4. Fill with flash, off to the side for modelling.avoiding “flat” look.
  5. Flash fired in this case with radio triggers (Pocketwizards), and on manual, 1/8 power, with Honlphoto 12″ softbox (click on the small ad on the right to order, and use code word “willems” to get an additional 10% off).

BUT THERE IS MORE. If I print, I ensure that the print is perfect. Permanent photo paper. Pigment printing (not dye, which can fade). If a face is too pale, I selectively increase colour saturation in the face. And so on. That takes time, and it is exactly what Walmart et al do not do.

All this is what I teach in my live or online workshops: contact me to learn more, or see http://learning.photography .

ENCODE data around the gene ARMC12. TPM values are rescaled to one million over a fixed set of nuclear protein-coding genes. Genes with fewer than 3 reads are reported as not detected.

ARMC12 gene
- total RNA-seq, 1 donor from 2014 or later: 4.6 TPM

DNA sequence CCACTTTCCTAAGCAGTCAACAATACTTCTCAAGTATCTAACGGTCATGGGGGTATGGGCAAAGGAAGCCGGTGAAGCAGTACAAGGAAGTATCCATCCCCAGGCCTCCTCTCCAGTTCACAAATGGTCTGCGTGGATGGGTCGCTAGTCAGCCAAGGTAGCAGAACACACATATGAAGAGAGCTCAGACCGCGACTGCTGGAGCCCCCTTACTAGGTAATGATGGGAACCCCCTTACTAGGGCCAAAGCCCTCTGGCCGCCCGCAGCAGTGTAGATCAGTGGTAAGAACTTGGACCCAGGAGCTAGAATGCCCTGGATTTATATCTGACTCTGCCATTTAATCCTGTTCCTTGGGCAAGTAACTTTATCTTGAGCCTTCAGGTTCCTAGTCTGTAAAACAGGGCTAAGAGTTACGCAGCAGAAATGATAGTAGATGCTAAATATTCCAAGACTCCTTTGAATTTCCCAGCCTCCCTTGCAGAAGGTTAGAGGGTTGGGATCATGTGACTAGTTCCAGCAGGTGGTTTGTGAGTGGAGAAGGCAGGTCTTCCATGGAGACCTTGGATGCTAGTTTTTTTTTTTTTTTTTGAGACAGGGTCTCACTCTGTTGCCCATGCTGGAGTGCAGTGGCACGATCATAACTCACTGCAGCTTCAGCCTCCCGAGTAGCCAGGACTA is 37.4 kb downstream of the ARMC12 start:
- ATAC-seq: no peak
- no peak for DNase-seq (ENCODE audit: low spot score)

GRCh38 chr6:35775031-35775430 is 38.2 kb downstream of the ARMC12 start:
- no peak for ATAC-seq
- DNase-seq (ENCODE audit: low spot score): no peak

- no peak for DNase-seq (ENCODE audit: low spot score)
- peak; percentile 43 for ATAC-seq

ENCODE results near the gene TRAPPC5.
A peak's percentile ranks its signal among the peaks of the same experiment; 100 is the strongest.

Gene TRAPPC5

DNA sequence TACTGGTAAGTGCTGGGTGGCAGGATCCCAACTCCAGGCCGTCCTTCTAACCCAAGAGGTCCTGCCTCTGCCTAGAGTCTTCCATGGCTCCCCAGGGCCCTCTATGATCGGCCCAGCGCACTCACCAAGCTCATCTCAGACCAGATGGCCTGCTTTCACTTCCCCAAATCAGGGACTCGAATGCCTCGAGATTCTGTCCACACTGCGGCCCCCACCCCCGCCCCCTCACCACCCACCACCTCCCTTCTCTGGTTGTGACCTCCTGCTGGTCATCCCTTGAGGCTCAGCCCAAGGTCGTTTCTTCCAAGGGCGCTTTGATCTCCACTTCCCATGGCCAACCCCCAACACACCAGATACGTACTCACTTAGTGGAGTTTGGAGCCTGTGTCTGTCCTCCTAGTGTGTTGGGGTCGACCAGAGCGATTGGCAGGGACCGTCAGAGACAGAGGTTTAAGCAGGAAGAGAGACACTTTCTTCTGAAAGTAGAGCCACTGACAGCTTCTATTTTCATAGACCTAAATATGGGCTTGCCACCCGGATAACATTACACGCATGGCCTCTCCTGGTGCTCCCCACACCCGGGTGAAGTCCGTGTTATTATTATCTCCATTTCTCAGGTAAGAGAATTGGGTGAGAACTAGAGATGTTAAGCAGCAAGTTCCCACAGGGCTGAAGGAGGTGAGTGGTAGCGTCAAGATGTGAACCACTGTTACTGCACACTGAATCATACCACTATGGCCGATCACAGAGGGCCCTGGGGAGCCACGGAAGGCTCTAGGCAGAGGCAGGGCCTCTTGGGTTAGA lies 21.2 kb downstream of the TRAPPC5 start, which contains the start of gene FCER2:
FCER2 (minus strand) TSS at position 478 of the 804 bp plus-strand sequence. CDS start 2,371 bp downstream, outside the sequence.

And take some fall pictures, or have me do it!

 

 

Today’s pics

I was hired to take some fall pictures of a woman and her dog today.

Like these:

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In pictures like this one challenge is that the dog is the same colours as the background. That’s where (off-camera) flash comes to the rescue. That allows me to make the subjects brighter, and the background dark. And the sun is the hair-light. (all that is what I teach in my courses and books).

Lenses: 85mm f/1.2 and 70-200 f/2.8. Camera Settings: 100 ISO, f/3.2, and 1/250 to 1/400 sec.

1/400 sec? Impossible. That’s beyond the camera’s “sync speed”. But actually: very possible; you just don’t get the entire picture being lit. Which is sometimes fine.

And finally: a no flash/flash comparison:

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Remember Willems’s Dictum: Bright Pixels are Sharp Pixels.